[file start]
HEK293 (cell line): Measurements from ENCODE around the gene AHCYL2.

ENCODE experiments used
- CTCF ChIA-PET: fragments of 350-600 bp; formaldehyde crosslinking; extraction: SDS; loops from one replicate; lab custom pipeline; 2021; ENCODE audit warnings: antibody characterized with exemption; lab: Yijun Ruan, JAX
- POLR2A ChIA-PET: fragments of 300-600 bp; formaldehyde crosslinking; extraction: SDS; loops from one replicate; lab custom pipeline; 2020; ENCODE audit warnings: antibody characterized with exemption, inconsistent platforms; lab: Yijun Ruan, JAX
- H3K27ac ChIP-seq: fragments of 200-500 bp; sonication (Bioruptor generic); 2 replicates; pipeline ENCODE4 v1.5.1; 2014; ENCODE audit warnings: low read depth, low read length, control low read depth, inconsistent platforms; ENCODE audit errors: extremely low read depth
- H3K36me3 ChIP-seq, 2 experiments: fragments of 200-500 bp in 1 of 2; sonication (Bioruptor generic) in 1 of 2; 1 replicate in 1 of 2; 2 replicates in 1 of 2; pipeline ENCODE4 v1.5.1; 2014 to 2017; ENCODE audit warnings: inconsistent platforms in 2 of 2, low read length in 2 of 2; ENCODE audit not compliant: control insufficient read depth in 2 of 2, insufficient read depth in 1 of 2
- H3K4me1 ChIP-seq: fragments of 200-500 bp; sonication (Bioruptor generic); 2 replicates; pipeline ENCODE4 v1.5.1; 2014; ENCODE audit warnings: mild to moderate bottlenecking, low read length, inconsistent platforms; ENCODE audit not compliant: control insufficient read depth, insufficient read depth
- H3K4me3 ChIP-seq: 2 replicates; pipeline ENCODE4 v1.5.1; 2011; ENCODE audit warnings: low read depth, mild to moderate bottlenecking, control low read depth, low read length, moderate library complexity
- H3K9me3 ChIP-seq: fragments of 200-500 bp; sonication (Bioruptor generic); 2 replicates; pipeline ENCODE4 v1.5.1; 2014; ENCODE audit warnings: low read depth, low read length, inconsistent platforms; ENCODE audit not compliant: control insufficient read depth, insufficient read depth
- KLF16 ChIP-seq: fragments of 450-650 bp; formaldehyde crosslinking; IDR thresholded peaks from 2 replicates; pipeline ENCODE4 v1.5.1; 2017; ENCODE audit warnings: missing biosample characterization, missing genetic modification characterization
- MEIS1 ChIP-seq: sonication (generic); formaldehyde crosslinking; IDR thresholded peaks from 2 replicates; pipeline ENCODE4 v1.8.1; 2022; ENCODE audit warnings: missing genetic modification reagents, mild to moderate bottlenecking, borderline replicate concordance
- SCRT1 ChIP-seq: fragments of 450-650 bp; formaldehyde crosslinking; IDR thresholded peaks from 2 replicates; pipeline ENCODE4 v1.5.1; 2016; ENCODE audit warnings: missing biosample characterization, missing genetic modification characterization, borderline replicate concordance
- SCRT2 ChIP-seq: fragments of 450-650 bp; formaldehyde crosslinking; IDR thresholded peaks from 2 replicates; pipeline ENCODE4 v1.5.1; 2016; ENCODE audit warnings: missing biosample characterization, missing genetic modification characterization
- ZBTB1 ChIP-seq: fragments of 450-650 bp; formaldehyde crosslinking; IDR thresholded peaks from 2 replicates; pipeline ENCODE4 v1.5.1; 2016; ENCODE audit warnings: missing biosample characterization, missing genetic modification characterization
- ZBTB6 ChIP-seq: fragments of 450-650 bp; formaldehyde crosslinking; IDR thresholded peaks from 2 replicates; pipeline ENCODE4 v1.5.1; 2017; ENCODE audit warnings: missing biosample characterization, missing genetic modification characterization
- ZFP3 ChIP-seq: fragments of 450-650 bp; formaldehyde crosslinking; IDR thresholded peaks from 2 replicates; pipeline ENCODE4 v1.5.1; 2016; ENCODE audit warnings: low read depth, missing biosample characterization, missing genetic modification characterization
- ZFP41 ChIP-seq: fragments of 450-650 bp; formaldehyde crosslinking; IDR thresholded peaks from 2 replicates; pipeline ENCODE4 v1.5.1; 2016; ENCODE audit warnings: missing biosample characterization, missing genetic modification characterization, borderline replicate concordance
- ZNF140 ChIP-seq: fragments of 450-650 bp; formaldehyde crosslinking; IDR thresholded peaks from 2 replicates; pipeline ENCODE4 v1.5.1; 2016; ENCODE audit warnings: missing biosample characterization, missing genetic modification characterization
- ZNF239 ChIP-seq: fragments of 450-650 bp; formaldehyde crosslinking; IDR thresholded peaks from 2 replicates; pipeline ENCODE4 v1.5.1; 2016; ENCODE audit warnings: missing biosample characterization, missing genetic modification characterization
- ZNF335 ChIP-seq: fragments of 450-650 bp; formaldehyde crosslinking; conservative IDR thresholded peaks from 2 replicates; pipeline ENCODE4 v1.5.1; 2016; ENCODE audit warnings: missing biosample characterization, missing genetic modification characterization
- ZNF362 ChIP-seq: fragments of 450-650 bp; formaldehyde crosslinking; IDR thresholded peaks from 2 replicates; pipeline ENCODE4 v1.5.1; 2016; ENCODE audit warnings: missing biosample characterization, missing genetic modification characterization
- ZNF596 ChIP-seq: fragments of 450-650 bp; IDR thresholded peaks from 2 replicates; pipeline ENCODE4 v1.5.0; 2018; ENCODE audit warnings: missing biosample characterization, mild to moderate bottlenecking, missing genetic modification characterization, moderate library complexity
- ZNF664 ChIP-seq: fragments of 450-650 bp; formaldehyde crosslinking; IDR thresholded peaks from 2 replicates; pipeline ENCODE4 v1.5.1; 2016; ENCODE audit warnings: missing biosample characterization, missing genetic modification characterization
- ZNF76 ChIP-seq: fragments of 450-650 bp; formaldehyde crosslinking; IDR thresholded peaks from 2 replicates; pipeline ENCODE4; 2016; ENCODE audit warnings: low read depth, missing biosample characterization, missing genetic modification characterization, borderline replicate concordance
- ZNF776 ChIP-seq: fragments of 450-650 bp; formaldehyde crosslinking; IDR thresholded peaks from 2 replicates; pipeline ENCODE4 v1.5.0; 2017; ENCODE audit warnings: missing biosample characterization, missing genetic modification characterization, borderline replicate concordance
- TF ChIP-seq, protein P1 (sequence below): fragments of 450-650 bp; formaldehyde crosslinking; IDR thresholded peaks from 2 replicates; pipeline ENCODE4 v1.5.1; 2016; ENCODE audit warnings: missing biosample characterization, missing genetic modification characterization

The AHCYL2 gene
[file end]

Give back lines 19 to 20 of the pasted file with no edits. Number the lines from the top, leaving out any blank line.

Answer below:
- ZNF239 ChIP-seq: fragments of 450-650 bp; formaldehyde crosslinking; IDR thresholded peaks from 2 replicates; pipeline ENCODE4 v1.5.1; 2016; ENCODE audit warnings: missing biosample characterization, missing genetic modification characterization
- ZNF335 ChIP-seq: fragments of 450-650 bp; formaldehyde crosslinking; conservative IDR thresholded peaks from 2 replicates; pipeline ENCODE4 v1.5.1; 2016; ENCODE audit warnings: missing biosample characterization, missing genetic modification characterization